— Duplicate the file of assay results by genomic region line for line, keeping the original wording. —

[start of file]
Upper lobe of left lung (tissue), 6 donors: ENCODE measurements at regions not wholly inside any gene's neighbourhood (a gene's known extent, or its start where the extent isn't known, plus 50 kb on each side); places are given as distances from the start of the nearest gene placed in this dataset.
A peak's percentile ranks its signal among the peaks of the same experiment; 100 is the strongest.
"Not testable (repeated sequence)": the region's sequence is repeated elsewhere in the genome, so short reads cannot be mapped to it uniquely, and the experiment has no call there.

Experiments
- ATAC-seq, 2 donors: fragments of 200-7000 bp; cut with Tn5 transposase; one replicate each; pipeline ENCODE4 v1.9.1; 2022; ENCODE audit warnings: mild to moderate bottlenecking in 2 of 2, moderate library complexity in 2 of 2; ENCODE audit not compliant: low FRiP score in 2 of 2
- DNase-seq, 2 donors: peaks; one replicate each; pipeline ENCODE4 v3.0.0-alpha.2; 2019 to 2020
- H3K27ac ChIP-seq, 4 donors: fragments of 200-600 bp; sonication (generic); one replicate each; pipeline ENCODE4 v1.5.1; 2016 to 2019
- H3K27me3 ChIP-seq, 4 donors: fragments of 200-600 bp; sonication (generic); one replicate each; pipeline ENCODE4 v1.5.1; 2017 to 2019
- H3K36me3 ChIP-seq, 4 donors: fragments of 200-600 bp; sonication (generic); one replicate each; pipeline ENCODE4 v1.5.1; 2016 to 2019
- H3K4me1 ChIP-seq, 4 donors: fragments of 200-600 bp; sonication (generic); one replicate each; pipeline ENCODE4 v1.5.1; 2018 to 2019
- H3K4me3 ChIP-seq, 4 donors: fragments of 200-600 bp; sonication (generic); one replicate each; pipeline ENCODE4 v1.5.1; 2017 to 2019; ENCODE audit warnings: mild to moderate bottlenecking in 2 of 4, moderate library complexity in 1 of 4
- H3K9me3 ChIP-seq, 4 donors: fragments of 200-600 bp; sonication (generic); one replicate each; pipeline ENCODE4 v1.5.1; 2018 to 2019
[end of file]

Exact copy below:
Upper lobe of left lung (tissue), 6 donors: ENCODE measurements at regions not wholly inside any gene's neighbourhood (a gene's known extent, or its start where the extent isn't known, plus 50 kb on each side); places are given as distances from the start of the nearest gene placed in this dataset.
A peak's percentile ranks its signal among the peaks of the same experiment; 100 is the strongest.
"Not testable (repeated sequence)": the region's sequence is repeated elsewhere in the genome, so short reads cannot be mapped to it uniquely, and the experiment has no call there.

Experiments
- ATAC-seq, 2 donors: fragments of 200-7000 bp; cut with Tn5 transposase; one replicate each; pipeline ENCODE4 v1.9.1; 2022; ENCODE audit warnings: mild to moderate bottlenecking in 2 of 2, moderate library complexity in 2 of 2; ENCODE audit not compliant: low FRiP score in 2 of 2
- DNase-seq, 2 donors: peaks; one replicate each; pipeline ENCODE4 v3.0.0-alpha.2; 2019 to 2020
- H3K27ac ChIP-seq, 4 donors: fragments of 200-600 bp; sonication (generic); one replicate each; pipeline ENCODE4 v1.5.1; 2016 to 2019
- H3K27me3 ChIP-seq, 4 donors: fragments of 200-600 bp; sonication (generic); one replicate each; pipeline ENCODE4 v1.5.1; 2017 to 2019
- H3K36me3 ChIP-seq, 4 donors: fragments of 200-600 bp; sonication (generic); one replicate each; pipeline ENCODE4 v1.5.1; 2016 to 2019
- H3K4me1 ChIP-seq, 4 donors: fragments of 200-600 bp; sonication (generic); one replicate each; pipeline ENCODE4 v1.5.1; 2018 to 2019
- H3K4me3 ChIP-seq, 4 donors: fragments of 200-600 bp; sonication (generic); one replicate each; pipeline ENCODE4 v1.5.1; 2017 to 2019; ENCODE audit warnings: mild to moderate bottlenecking in 2 of 4, moderate library complexity in 1 of 4
- H3K9me3 ChIP-seq, 4 donors: fragments of 200-600 bp; sonication (generic); one replicate each; pipeline ENCODE4 v1.5.1; 2018 to 2019